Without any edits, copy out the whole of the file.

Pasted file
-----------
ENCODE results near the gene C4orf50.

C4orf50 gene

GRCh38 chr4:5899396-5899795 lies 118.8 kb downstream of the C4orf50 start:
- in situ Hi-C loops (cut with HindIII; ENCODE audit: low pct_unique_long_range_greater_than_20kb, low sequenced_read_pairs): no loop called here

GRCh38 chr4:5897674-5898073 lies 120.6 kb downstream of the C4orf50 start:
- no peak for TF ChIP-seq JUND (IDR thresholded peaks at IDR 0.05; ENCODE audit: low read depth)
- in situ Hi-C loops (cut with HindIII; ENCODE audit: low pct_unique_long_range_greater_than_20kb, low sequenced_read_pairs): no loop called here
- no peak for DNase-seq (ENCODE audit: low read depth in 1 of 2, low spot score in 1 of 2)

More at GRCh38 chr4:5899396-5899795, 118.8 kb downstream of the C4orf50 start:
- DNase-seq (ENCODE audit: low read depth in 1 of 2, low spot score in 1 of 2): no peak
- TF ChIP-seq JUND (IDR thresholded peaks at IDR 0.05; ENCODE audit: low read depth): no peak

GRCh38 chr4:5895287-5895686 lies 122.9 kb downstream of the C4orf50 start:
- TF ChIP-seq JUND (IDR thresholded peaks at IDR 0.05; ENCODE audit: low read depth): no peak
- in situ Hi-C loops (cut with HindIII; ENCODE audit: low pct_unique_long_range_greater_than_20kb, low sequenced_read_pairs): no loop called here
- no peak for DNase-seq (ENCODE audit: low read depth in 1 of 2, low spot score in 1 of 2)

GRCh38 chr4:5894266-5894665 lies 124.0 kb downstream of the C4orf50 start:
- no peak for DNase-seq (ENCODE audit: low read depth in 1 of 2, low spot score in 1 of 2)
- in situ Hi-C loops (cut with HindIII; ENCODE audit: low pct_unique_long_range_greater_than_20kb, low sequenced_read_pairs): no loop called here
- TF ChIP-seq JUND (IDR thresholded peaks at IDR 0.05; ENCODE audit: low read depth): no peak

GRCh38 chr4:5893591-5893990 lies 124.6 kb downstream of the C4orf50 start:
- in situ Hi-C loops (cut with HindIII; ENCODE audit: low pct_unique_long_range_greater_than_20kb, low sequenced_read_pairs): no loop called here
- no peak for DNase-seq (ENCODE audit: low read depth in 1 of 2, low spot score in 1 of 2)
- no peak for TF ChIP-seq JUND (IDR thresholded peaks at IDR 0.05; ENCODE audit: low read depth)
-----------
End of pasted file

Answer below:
ENCODE results near the gene C4orf50.

C4orf50 gene

GRCh38 chr4:5899396-5899795 lies 118.8 kb downstream of the C4orf50 start:
- in situ Hi-C loops (cut with HindIII; ENCODE audit: low pct_unique_long_range_greater_than_20kb, low sequenced_read_pairs): no loop called here

GRCh38 chr4:5897674-5898073 lies 120.6 kb downstream of the C4orf50 start:
- no peak for TF ChIP-seq JUND (IDR thresholded peaks at IDR 0.05; ENCODE audit: low read depth)
- in situ Hi-C loops (cut with HindIII; ENCODE audit: low pct_unique_long_range_greater_than_20kb, low sequenced_read_pairs): no loop called here
- no peak for DNase-seq (ENCODE audit: low read depth in 1 of 2, low spot score in 1 of 2)

More at GRCh38 chr4:5899396-5899795, 118.8 kb downstream of the C4orf50 start:
- DNase-seq (ENCODE audit: low read depth in 1 of 2, low spot score in 1 of 2): no peak
- TF ChIP-seq JUND (IDR thresholded peaks at IDR 0.05; ENCODE audit: low read depth): no peak

GRCh38 chr4:5895287-5895686 lies 122.9 kb downstream of the C4orf50 start:
- TF ChIP-seq JUND (IDR thresholded peaks at IDR 0.05; ENCODE audit: low read depth): no peak
- in situ Hi-C loops (cut with HindIII; ENCODE audit: low pct_unique_long_range_greater_than_20kb, low sequenced_read_pairs): no loop called here
- no peak for DNase-seq (ENCODE audit: low read depth in 1 of 2, low spot score in 1 of 2)

GRCh38 chr4:5894266-5894665 lies 124.0 kb downstream of the C4orf50 start:
- no peak for DNase-seq (ENCODE audit: low read depth in 1 of 2, low spot score in 1 of 2)
- in situ Hi-C loops (cut with HindIII; ENCODE audit: low pct_unique_long_range_greater_than_20kb, low sequenced_read_pairs): no loop called here
- TF ChIP-seq JUND (IDR thresholded peaks at IDR 0.05; ENCODE audit: low read depth): no peak

GRCh38 chr4:5893591-5893990 lies 124.6 kb downstream of the C4orf50 start:
- in situ Hi-C loops (cut with HindIII; ENCODE audit: low pct_unique_long_range_greater_than_20kb, low sequenced_read_pairs): no loop called here
- no peak for DNase-seq (ENCODE audit: low read depth in 1 of 2, low spot score in 1 of 2)
- no peak for TF ChIP-seq JUND (IDR thresholded peaks at IDR 0.05; ENCODE audit: low read depth)